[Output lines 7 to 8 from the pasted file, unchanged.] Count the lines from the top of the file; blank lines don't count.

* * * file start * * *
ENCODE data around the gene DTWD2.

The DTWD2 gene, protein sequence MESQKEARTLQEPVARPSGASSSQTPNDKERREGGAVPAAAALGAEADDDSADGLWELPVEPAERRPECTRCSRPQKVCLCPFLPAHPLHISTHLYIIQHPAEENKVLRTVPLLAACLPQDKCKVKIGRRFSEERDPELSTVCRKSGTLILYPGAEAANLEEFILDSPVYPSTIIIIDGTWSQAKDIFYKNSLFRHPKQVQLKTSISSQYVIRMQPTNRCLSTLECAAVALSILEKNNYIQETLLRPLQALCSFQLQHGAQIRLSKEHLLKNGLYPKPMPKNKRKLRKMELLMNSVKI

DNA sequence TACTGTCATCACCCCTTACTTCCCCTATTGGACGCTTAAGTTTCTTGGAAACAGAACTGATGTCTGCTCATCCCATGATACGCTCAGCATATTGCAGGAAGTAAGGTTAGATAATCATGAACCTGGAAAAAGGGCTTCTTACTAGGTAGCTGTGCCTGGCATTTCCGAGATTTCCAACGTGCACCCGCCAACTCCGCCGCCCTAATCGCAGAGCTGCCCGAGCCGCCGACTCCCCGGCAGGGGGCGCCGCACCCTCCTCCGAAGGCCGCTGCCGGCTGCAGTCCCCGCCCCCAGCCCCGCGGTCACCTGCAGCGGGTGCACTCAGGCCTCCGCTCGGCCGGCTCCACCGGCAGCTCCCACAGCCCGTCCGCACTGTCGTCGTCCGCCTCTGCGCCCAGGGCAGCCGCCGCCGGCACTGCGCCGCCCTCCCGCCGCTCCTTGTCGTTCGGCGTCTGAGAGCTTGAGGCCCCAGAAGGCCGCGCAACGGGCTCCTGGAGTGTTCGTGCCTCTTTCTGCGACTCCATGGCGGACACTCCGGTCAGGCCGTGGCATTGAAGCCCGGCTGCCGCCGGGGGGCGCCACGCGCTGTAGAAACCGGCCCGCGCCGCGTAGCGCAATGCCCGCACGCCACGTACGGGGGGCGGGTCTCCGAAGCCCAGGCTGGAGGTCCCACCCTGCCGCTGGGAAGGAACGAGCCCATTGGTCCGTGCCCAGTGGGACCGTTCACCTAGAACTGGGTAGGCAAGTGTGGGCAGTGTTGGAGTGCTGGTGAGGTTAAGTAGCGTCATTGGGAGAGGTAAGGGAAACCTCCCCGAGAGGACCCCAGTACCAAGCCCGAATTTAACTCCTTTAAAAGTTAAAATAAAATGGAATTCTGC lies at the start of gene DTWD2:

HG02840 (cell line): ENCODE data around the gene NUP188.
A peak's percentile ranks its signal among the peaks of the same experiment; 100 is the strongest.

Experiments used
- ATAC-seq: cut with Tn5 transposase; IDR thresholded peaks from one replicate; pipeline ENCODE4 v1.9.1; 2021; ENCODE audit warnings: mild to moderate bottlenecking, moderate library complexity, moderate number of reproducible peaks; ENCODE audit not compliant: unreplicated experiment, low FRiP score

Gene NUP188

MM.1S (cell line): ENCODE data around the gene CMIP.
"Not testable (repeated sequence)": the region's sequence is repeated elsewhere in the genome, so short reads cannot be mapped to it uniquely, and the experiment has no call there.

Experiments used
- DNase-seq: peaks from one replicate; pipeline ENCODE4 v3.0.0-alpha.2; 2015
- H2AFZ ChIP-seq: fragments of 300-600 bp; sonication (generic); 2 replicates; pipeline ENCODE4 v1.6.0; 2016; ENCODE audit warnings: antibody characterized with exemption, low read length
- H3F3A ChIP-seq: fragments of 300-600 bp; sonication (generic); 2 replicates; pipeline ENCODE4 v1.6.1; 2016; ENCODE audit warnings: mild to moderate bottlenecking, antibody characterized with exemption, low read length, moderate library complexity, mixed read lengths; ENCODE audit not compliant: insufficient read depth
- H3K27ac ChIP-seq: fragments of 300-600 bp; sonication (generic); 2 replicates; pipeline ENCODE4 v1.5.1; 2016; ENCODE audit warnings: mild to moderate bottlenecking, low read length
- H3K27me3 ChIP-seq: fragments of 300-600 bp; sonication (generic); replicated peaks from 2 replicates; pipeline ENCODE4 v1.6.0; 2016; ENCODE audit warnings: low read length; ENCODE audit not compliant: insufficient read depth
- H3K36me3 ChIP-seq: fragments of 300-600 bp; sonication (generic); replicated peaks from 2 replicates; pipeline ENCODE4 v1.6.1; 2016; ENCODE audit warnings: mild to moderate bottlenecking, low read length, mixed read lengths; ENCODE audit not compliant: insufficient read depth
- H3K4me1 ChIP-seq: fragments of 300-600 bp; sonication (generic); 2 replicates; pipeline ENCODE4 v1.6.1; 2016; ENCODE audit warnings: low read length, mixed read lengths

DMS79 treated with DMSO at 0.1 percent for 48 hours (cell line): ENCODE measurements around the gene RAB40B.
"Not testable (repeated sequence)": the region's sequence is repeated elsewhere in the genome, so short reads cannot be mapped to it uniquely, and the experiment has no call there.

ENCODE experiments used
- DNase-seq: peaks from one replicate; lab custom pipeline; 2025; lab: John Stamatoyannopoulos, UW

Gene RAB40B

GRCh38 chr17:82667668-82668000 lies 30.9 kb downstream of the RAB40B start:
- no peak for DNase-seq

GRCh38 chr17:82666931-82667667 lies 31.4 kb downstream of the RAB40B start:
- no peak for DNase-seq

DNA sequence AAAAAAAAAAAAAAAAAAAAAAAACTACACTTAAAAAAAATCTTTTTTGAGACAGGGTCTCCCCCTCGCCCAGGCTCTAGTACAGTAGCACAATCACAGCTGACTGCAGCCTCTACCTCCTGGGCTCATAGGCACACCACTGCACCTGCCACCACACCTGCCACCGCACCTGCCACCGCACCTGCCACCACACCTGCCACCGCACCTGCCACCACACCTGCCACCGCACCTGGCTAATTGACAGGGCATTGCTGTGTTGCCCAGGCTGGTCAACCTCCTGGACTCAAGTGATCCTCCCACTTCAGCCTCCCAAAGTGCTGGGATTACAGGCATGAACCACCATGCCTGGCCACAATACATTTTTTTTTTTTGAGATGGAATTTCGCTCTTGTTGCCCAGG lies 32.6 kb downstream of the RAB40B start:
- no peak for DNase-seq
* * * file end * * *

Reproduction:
- ATAC-seq: cut with Tn5 transposase; IDR thresholded peaks from one replicate; pipeline ENCODE4 v1.9.1; 2021; ENCODE audit warnings: mild to moderate bottlenecking, moderate library complexity, moderate number of reproducible peaks; ENCODE audit not compliant: unreplicated experiment, low FRiP score

Gene NUP188